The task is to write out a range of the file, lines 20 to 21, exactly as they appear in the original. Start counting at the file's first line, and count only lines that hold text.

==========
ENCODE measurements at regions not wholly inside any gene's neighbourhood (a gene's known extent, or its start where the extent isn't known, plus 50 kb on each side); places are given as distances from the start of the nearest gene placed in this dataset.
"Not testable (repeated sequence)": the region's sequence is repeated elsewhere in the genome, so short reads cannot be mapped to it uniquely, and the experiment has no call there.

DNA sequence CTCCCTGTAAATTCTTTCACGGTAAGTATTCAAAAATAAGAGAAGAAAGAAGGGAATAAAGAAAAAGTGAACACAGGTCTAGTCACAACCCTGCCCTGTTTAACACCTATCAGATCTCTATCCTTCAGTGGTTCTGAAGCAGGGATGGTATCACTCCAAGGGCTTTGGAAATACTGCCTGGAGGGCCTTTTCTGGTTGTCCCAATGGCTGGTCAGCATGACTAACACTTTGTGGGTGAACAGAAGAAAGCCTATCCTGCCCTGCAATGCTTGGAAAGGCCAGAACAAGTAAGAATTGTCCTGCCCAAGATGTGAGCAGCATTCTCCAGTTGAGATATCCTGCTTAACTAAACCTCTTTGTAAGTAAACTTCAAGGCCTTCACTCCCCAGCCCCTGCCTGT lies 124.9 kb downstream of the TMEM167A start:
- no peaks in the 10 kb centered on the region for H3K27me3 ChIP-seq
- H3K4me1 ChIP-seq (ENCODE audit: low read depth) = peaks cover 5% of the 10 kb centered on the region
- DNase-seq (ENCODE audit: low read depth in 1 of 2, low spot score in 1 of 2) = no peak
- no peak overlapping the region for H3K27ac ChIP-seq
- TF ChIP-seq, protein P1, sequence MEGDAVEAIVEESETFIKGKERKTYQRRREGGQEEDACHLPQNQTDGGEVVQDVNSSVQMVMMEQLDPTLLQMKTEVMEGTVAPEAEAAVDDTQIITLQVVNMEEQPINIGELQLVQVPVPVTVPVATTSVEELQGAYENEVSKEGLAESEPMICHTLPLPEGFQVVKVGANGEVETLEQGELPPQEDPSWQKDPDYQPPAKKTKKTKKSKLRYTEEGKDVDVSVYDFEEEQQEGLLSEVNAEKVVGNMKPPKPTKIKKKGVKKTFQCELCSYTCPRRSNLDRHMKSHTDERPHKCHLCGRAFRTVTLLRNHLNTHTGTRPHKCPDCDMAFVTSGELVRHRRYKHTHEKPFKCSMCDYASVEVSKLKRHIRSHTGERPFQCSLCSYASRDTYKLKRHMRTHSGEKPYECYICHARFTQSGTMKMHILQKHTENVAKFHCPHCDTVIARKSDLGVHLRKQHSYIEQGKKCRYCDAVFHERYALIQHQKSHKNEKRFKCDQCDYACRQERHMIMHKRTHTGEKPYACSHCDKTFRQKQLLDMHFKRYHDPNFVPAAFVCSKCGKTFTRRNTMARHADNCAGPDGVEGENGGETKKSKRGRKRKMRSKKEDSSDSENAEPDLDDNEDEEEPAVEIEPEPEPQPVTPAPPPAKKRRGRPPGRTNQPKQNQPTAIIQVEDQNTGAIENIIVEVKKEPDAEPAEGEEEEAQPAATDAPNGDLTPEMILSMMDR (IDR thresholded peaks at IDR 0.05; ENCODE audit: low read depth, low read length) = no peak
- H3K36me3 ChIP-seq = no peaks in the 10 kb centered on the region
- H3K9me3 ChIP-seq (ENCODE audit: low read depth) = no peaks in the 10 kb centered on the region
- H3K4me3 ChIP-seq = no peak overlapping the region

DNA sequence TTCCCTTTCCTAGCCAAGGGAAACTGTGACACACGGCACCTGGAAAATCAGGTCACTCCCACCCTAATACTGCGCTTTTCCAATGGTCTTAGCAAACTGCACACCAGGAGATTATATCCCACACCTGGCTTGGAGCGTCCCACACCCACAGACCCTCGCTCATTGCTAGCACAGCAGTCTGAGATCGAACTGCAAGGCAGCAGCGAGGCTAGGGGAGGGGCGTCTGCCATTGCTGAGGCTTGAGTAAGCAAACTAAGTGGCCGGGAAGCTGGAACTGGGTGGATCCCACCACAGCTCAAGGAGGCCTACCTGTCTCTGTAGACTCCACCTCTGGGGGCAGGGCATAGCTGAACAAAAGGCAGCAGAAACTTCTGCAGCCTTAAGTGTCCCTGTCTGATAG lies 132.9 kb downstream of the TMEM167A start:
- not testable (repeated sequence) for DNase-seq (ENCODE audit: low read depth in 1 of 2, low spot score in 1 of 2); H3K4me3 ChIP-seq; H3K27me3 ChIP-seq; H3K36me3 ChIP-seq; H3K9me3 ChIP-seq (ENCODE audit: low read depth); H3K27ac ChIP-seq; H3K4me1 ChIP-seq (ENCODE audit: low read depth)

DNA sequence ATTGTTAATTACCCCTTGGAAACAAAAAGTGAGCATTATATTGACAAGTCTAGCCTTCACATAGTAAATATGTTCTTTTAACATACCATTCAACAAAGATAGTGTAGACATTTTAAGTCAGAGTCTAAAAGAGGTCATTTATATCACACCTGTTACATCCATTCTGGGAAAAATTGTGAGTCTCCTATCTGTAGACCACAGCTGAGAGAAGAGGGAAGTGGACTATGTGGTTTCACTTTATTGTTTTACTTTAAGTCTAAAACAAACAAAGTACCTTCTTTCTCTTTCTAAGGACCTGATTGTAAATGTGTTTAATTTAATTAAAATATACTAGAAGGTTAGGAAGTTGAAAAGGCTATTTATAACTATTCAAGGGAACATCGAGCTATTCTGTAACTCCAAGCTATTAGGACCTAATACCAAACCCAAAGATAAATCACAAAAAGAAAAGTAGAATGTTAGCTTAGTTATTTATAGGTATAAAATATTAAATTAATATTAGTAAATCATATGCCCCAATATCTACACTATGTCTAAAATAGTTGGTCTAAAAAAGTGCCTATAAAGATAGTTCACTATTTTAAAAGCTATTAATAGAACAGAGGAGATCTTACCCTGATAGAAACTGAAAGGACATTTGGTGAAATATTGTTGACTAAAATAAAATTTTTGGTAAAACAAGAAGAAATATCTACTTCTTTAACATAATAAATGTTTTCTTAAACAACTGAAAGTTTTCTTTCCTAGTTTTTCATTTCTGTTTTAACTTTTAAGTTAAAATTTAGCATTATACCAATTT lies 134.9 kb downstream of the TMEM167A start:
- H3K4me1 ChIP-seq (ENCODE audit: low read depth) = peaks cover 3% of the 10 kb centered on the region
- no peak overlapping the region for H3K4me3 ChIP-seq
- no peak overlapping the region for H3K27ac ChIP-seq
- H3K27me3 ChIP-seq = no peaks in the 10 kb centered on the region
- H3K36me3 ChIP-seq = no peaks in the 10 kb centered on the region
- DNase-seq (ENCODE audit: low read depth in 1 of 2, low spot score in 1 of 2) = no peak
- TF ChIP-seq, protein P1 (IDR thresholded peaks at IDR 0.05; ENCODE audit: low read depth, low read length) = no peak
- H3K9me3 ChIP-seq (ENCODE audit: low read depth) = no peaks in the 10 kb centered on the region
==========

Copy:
- DNase-seq (ENCODE audit: low read depth in 1 of 2, low spot score in 1 of 2) = no peak
- TF ChIP-seq, protein P1 (IDR thresholded peaks at IDR 0.05; ENCODE audit: low read depth, low read length) = no peak